Purple Cow? Learn the weird reason blurbs are called blurbs

You read the blurb on the back of a book to figure out if you want to shell out the extra bucks for the hardcover. You glance at the blurb on a DVD before deciding if that film is the one to enjoy that evening.

A good blurb provides a short summary or praise of a creative work, but it doesn’t give anything away. It whets the appetite.

People have been slathering praise on each other in writing and spreading hype for longer than you might think. In ancient Egypt the concept was known as taqriz.

But the word “blurb” came about in 1907 with the publication of a book by humorist, nonsense verse writer, and San Francisco bohemian Gelett Burgess. Among his most famous work is a poem called “Purple Cow.”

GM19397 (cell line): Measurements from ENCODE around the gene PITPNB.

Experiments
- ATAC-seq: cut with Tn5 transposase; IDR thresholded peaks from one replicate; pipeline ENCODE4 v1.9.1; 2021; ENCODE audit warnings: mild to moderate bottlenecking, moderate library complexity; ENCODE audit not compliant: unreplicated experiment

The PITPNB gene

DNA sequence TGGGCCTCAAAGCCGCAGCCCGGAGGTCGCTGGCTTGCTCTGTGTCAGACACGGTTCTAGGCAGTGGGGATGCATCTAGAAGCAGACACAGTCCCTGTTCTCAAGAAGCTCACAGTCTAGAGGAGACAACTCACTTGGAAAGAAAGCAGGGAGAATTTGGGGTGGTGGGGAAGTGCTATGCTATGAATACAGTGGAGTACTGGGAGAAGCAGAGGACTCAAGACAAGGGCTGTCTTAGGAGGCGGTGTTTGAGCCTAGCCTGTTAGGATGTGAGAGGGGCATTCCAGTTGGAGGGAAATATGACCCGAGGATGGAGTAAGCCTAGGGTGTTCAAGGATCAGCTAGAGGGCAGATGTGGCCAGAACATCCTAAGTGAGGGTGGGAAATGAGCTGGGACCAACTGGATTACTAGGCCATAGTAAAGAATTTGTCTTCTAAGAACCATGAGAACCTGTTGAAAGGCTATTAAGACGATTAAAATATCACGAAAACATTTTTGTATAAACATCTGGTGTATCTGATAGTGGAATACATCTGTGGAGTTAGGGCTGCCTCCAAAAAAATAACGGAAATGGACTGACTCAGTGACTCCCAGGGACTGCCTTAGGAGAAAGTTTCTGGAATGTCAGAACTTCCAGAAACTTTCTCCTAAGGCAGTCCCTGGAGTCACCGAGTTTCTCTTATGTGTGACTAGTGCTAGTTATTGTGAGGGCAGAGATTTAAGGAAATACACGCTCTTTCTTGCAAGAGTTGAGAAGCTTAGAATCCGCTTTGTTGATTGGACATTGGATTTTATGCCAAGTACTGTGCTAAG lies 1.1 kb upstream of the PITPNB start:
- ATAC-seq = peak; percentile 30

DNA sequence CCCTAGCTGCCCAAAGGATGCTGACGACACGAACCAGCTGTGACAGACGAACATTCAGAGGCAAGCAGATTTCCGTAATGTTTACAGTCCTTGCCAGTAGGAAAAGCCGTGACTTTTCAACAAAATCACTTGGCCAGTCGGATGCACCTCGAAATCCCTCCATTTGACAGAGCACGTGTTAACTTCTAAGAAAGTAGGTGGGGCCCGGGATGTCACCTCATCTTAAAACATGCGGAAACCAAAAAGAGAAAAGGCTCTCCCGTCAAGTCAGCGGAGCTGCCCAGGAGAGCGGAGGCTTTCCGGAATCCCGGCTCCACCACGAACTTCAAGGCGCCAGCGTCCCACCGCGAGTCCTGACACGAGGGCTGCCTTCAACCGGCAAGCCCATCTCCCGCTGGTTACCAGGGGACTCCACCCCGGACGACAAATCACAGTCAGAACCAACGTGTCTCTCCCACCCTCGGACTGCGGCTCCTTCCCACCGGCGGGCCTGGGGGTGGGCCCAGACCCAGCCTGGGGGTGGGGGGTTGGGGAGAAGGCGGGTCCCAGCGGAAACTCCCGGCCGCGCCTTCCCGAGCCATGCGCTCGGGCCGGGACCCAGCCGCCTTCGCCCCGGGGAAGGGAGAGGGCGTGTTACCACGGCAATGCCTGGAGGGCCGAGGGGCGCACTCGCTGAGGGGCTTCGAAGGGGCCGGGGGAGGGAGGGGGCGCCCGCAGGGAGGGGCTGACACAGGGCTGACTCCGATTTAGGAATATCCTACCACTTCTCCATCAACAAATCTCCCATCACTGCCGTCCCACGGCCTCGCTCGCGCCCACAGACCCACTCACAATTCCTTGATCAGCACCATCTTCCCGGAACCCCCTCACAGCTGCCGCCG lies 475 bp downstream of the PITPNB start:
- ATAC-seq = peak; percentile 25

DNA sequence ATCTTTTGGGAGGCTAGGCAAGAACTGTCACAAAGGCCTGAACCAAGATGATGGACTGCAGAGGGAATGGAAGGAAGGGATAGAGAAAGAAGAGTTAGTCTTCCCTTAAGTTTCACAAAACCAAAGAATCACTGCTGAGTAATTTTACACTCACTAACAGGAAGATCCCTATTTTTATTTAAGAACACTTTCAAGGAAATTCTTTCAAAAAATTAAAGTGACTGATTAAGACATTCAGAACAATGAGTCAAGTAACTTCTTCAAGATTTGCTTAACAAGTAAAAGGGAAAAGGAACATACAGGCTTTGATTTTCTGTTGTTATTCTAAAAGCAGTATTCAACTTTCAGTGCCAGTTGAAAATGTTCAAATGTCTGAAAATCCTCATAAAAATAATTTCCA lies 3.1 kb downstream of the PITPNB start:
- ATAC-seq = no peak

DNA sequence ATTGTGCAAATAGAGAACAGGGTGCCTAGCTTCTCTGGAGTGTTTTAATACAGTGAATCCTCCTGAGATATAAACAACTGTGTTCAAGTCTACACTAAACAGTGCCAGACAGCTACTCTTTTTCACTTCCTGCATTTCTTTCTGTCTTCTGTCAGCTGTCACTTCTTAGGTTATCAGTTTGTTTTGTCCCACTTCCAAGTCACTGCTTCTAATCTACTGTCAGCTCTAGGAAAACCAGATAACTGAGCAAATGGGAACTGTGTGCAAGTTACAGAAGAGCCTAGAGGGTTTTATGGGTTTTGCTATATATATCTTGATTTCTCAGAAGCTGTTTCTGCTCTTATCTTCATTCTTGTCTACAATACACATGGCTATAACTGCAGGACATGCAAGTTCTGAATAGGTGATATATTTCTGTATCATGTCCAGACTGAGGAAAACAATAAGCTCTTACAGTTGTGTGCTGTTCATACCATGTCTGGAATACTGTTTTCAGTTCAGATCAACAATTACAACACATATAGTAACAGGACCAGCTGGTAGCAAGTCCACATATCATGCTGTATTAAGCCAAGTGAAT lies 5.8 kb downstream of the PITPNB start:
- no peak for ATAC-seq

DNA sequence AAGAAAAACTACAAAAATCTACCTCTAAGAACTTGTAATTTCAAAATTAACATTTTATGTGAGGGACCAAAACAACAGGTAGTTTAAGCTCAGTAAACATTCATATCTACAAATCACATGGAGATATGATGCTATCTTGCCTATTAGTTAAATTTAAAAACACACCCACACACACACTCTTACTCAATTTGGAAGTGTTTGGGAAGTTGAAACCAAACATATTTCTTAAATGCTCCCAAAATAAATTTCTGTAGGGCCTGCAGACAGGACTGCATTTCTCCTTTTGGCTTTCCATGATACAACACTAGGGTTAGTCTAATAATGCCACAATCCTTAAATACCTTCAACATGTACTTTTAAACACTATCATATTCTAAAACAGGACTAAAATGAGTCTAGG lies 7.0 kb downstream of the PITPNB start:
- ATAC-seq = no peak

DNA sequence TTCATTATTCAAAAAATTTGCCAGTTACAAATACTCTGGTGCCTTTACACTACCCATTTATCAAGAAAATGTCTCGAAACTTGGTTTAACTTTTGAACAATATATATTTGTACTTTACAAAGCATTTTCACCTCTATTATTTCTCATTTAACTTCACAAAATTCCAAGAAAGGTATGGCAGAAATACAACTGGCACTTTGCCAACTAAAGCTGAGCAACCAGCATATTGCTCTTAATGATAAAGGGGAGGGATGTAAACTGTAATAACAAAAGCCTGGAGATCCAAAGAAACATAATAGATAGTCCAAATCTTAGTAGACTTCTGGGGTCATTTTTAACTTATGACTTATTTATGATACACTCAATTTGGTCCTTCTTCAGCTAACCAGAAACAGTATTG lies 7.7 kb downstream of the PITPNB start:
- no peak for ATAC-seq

I never saw a purple cow;
I never hope to see one;
but I can tell you anyhow;
I’d rather see than be one!

At the time, it was customary to have a dust jacket that promoted a book. Featured on the dust jacket for Burgess’ “Are You a Bromide?” was a picture of a woman comically named “Miss Belinda Blurb” and the quote “YES, this is a ‘BLURB’!”

(A bromide is a term in chemistry and pharmacology. But it also refers to a trite saying or boring or conventional person.)

Over time the publishing industry adopted the term “blurb.” And now, blurbs are found almost anywhere there’s printed text — from news sites to cereal boxes to CD covers.

We enjoy covering the eccentric corners of the English language. For example, the story of what “TASER” stands for is truly bizarre. (Read about that, here.) We’re also quite fond of the absurd term used on Wall Street, a “quadruple witching day.” (Find out what that actually means, here.)

Is there a word or phrase that we collectively take for granted, but you think is ludicrous for some reason? Let us know, below.